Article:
Scarce water resources in the Western United States, in concert with population growth and climate change, constitute a need to better understand factors that impact water demand. In this dissertation, Chapter 1 provides cultural and historical context for water use in the West and argues that understanding water demand is important, especially when managing scarcity is a goal. Chapter 2 uses aggregate city-level data from four municipalities in New Mexico to investigate seasonal trends and breakpoints. Although per premises and aggregate demand tend to decline in all geographies investigated, existence and timing of breakpoints varies by geography. Additionally, drivers of declining trends are difficult to quantify but are likely related to price increases, uptake of water saving technology, the generally soft economic environment, and increased interest in water conservation.
Chapter 3 models water demand for the city of Clovis, New Mexico using administrative premises-level monthly data. Water use declines are associated with utility-controlled action such as price increases and rebates for landscaping changes and water saving technologies. Water demand was found to be price inelastic and in the neighborhood of -0.50. However, low-volume users were more sensitive to price than the high-volume users. Similarly, low-volume users were more income elastic than high volume users. Additionally, premises receiving water-saving toilet and washing machine rebates were more price inelastic than premises receiving landscaping rebates, perhaps implying that the most effective means of reducing water use for toilet and washing machine rebate-receiving premises is through the installation of new technology rather than price response. Finally, toilet rebates were found to be the most cost effective rebate type per volume of water saved.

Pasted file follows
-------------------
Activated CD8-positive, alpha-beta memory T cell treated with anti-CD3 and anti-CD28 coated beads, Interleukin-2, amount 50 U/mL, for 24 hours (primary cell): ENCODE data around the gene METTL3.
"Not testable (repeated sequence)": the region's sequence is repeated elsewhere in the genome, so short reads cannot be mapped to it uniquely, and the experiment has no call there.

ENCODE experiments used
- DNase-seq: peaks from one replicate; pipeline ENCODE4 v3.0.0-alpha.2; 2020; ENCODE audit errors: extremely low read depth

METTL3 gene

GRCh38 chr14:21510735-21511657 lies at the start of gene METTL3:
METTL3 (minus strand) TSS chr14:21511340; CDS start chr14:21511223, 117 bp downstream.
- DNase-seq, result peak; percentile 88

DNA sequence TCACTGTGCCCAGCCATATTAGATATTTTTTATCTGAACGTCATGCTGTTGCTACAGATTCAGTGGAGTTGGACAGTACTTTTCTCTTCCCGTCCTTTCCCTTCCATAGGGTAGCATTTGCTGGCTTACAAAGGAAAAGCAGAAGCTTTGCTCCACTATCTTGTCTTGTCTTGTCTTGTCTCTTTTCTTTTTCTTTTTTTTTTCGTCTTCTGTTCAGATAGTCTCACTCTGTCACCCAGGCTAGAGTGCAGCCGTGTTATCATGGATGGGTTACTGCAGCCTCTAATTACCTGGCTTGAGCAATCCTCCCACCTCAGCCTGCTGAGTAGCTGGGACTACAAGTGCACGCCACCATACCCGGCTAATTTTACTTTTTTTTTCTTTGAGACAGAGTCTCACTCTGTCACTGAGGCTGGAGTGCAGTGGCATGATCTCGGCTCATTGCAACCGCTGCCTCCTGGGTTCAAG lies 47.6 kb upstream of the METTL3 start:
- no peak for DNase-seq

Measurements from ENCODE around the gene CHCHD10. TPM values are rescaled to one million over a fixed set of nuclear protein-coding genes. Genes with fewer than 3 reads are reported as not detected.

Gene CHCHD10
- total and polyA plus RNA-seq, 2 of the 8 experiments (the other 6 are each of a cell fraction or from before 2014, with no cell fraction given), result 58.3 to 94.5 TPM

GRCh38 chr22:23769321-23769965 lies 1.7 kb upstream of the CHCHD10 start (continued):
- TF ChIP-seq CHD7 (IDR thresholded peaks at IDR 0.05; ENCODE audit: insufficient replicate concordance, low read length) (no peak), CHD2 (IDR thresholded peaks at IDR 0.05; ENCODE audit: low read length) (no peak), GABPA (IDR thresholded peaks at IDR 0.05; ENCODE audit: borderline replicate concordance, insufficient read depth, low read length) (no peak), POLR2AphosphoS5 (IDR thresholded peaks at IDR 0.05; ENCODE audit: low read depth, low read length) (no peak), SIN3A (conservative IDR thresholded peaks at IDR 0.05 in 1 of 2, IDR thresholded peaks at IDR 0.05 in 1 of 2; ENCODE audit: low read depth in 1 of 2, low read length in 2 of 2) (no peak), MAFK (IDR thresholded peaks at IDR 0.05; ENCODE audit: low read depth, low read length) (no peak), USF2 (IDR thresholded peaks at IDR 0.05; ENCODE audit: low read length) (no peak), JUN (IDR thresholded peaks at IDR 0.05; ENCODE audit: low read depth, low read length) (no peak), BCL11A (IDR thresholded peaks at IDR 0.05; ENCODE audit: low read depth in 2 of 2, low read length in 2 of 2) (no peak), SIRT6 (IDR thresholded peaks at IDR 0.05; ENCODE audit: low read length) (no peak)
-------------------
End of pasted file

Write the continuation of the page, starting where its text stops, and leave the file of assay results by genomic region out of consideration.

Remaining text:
Chapter 4 employs an optimal control framework to investigate utility-level fiscal impacts of demand management, such as rebated technology. Given that water-saving technologies reduce water demand, and apparently negatively impact the utility’s revenues and costs, it is not immediately clear what benefit this activity provides. Outlined are optimal paths illustrating tradeoffs between infrastructure investment, repair, and advertising. A testable econometric model is also developed.
Chapter 5 concludes the dissertation by summarizing major findings and discussing limitations and future work.
Level of Degree
Department of Economics
First Committee Member (Chair)
Robert P. Berrens
Second Committee Member
Third Committee Member
Fourth Committee Member
water demand, price elasticity, water rebates, break point analysis, optimal control
O'Donnell, Michael J.. "Three Essays On Understanding Municipal Water Demand In The Western United States." (2018). https://digitalrepository.unm.edu/econ_etds/87